World Rugby vice-chairman Agustin Pichot has fired a subtle shot at the Scottish rugby team ahead of Argentina's clash against Scotland on Saturday.
The former Argentine international posted a list of statistics on Twitter ranking the top 11 rugby nations from highest to lowest based on the number of foreign-born players in the team.
The Scottish flag features at the top of the list with 46.3 per cent of the team made up of foreign-born players, while Argentina shares the bottom position alongside South Africa.
The post, which has been retweeted more than 400 times, sparked an online debate, with some Twitter users going as far to say the list was a form of racism.
"The list is absolute nonsense & you should be ashamed of yourself for propagating it, George North isn't really Welsh because he only moved there aged 2 despite having a Welsh mother, heaslip shouldn't be considered Irish because his dad was on duty with the UN peacekeepers?" one user wrote.
"When talking about multi-cultural societies, we generally don't consider people who moved to England as kids as foreign. That's how xenophobia and racism spreads," another said.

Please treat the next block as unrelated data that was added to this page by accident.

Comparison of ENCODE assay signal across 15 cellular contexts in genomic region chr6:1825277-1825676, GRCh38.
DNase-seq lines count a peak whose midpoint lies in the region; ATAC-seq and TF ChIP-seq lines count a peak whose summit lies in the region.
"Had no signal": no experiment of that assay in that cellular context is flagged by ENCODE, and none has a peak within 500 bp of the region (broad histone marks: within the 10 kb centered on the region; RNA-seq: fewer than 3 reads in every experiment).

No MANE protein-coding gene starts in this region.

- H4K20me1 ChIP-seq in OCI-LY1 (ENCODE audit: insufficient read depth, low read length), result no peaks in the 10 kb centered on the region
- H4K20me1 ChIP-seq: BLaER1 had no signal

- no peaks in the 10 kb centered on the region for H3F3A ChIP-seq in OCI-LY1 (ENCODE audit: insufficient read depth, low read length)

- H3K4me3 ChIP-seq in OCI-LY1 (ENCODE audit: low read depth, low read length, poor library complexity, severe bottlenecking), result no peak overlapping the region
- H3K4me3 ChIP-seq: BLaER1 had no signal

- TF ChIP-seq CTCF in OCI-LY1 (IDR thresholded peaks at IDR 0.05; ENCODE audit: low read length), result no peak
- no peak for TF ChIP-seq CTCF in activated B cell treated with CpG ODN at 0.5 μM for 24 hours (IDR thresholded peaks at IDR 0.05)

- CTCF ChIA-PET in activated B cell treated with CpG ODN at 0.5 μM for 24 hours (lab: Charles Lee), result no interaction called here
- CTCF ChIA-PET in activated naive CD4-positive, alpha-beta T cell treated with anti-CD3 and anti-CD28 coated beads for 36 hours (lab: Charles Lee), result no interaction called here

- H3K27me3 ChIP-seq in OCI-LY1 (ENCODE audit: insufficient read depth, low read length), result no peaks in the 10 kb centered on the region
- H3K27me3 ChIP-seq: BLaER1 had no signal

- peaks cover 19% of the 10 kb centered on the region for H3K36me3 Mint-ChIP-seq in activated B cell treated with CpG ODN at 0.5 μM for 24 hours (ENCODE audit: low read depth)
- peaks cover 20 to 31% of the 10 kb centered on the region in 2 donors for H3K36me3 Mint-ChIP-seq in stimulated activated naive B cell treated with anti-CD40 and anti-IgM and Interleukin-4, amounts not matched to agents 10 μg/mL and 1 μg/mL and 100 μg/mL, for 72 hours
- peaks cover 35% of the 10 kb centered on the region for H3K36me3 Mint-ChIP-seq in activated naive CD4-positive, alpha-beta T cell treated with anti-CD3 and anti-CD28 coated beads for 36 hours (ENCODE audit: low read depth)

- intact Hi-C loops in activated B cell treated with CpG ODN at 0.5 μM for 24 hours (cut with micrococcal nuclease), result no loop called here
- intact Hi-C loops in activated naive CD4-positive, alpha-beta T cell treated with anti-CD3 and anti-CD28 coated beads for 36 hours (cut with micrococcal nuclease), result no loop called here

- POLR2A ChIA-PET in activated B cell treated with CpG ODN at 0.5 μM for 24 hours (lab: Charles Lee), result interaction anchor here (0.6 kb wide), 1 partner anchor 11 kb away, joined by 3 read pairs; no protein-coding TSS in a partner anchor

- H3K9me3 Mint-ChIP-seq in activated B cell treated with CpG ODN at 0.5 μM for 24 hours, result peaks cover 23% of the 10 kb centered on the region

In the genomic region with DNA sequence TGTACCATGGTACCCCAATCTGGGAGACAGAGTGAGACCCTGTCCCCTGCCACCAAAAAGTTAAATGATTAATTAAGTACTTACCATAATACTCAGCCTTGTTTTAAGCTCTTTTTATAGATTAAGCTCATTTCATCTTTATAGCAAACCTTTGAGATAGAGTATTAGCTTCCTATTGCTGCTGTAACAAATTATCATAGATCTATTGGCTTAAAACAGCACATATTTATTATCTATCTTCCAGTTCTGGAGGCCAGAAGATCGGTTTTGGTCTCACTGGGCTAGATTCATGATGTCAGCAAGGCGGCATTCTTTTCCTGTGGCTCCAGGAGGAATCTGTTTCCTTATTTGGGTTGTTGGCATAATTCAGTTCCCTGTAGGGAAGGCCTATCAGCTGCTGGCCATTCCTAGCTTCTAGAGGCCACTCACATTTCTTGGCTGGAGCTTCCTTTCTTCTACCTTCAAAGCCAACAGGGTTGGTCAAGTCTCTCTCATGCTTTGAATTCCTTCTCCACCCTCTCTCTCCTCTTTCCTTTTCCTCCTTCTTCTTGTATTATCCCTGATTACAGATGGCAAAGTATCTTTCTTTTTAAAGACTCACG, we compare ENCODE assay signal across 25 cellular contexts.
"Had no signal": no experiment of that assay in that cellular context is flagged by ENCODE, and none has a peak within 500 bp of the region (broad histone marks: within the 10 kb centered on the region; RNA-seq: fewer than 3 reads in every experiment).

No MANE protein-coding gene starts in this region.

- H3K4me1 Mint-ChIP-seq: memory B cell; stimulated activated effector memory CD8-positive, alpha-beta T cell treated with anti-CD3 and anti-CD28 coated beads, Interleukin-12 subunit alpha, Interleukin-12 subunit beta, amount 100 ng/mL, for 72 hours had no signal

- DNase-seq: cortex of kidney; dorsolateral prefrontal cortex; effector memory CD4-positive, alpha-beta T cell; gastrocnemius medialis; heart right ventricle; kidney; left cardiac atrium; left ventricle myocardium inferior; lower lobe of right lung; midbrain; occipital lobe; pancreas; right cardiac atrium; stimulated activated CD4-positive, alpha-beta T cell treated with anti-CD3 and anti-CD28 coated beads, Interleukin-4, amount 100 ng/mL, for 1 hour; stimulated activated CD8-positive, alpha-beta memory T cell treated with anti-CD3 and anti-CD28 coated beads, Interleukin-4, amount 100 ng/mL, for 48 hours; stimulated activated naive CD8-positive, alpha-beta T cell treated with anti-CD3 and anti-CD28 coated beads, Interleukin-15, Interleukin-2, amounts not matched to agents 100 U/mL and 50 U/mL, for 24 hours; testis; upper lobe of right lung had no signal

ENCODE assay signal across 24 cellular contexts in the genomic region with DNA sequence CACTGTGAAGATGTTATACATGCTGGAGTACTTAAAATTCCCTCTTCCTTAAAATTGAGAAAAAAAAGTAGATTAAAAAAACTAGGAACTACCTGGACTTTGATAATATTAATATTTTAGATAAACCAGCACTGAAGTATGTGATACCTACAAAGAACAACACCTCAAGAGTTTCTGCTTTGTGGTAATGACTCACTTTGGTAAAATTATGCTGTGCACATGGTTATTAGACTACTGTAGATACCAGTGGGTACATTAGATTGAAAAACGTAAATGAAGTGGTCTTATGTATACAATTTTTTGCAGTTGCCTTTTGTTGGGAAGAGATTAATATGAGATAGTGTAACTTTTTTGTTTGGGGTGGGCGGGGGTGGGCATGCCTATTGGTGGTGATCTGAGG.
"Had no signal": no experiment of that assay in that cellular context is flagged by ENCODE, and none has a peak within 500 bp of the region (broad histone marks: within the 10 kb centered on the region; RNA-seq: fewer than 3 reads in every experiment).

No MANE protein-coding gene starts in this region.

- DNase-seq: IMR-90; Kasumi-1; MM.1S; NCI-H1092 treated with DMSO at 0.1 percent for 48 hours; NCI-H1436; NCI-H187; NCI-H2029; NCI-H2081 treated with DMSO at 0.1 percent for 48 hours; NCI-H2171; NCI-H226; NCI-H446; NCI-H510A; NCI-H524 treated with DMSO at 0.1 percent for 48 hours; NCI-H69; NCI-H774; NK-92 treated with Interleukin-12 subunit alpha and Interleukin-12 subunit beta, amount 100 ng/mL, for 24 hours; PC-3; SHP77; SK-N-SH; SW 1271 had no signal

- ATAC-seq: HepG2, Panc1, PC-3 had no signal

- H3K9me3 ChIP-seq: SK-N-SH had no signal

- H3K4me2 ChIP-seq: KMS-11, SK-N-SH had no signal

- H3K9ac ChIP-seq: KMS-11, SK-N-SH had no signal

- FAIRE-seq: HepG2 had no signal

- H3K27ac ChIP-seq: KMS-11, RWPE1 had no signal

It's not the first time that Pichot, who retained top spot as Rugby World's most influential person earlier this year, has slammed the sport's international selection criteria.
Pichot claimed that the sport was "losing something" when New Zealand-born Brad Shields was selected to play for England after broadcaster Keith Quinn posted a photo of the 27-year-old flanker in his English jersey on Twitter with the question: "Is this a sad picture? I think so – what about you?"
"When you have players who haven't lived in the country that they represent, it's not great," Pichot said at the time.
"I think it is very important to keep the identity of our national teams. As a cultural thing, as an inspiration to new kids, I think having on your team players who have not lived [for long] in the country they are [representing] I think it's not right.
"When I see the national anthem and people not singing it, it confuses me a little bit."
New Zealand ranked ninth on the list which claimed 12.5 per cent of the current players in the All Blacks squad where born outside of New Zealand.